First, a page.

Kickoffs are essentially the opposites of Heartbeats. Rather than reflect, they project. They’re all about what the team plans on taking on over the next 6 weeks. Projects, initiatives, revamps, whatever it might be, if it’s on the slate, it gets summarized in the Kickoff. While Kickoffs detail specific work for a specific group, they’re also meant for full-company consumption. Like Heartbeats, they’re written by the team lead. Kickoffs are broad in scope, so they don’t cover all the details in the work ahead - the teams doing the work are the ones that wade into those weeds. We don’t want to overwhelm everyone with details that don’t matter. If anyone’s curious about something included in a Kickoff, they’re free to post a comment and ask a question.
Occasionally we update an internal policy. Something about vacation time, or a new benefit, or reiterating that 40 hour weeks means 40 hour weeks. When we have something to announce company-wide, we don’t send an email. Email is decentralized and there’s no permanent record in a permanent place everyone can see. Instead, we post it either to the Basecamp HQ message board or as a comment on an existing policy document stored in Basecamp. This means everyone sees the same thing, everyone hears the same thing, and everyone knows the same thing - including future employees who are yet to join Basecamp. We now have a shared truth.
Efective communication requires context. Saying the right thing in the wrong place, or without proper detail, leads to double work and messages being missed. That’s why we spin up a separate Basecamp project for every project we work on. Everything related to that project is communicated inside that project. All the tasks, all the discussions, all the documents, all the debates, and all the decisions happen inside those walls. Everyone who needs access, has access. Every Basecamp project is a capsule of everything someone needs to know about that work project.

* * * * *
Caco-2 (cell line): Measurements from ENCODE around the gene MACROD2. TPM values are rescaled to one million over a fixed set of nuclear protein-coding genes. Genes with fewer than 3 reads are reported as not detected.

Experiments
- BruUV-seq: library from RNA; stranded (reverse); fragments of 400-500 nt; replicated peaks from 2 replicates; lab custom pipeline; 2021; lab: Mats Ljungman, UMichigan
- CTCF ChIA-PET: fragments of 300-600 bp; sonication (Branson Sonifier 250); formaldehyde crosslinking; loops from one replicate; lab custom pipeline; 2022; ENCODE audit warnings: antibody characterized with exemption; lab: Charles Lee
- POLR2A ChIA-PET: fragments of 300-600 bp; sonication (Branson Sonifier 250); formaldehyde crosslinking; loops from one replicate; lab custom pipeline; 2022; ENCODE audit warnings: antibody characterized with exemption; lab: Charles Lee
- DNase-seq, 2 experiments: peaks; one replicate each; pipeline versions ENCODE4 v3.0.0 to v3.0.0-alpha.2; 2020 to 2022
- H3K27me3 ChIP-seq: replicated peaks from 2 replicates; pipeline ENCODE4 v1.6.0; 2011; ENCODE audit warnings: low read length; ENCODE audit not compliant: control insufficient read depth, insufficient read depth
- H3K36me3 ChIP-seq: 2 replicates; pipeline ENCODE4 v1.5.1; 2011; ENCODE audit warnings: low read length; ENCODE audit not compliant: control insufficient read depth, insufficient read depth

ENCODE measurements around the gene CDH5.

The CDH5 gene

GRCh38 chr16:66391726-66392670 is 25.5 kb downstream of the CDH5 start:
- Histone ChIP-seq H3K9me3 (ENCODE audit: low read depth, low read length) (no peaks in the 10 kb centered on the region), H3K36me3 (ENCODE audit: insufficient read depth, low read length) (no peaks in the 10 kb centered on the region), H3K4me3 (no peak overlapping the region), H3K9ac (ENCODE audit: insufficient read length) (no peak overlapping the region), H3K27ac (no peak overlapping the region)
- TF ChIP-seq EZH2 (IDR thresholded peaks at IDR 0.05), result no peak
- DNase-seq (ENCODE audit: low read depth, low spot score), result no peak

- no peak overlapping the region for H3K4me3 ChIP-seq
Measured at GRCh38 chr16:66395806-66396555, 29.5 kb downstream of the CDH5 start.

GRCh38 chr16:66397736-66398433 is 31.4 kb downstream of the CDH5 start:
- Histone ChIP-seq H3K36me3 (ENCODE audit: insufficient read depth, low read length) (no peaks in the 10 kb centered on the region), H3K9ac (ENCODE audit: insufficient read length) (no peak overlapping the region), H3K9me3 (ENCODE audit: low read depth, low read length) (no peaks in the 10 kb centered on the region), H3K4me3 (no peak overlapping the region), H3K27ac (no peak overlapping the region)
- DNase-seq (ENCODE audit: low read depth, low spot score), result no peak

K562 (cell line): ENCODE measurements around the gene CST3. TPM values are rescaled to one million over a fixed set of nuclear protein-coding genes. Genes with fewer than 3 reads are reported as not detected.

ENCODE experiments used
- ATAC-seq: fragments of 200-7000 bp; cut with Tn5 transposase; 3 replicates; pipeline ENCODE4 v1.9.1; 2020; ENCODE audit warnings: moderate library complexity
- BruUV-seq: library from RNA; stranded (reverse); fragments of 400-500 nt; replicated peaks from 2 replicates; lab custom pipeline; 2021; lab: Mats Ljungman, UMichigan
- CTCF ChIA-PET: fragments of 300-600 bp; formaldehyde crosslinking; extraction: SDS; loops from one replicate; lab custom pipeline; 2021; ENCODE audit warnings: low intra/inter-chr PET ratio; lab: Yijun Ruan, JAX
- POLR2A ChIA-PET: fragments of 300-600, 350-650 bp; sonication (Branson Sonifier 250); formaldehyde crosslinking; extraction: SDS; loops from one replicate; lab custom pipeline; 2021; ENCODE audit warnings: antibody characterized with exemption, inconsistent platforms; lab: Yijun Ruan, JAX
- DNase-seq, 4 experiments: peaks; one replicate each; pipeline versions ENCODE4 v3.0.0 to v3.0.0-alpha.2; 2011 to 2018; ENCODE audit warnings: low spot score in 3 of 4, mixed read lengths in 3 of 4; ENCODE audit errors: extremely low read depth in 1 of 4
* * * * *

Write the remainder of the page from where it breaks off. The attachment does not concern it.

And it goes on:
Further, we take spacial context seriously. If we're discussing a specific task, we discuss it in the comment section below the task itself. If we're talking about a specific document, we discuss it in the comments attached to the document. Communications stay attached to the thing we're discussing. This provides the full story in one reliable place. The alternative is terrible - communication detached from the original source material, discussions all over the place, fragmented conversations missing entire chunks of time and detail, etc. Basecamp's "everything is commentable" feature is what makes this possible for us.
We've detailed the pros and cons of chat vs. long form writing in our infamous "Group Chat: Group Stress" guide. We definitely recommend checking it out.
You'll also find a detailed explanation of how our teams work day-to-day on software projects in "Shape Up: Stop Running in Circles and Ship Work that Matters".
The Basecamp Company Handbook is also worth checking out. It explaines how we're structured, how we define titles and roles, our full benefits package, our company values, the responsibilities of individual contributors, managers, and executives, and other essential bits.
We hope this guide was useful, but we’re sure we’re missing something. What questions do you still have? What did you hope to learn that you didn’t? Was anything more confusing than clarifying? What would have made this guide more helpful? It’s a work in progress, and we’ll update as necessary based on your feedback. Please send questions, suggestions, and thoughts directly to the author, Jason Fried, at email@example.com. Thanks!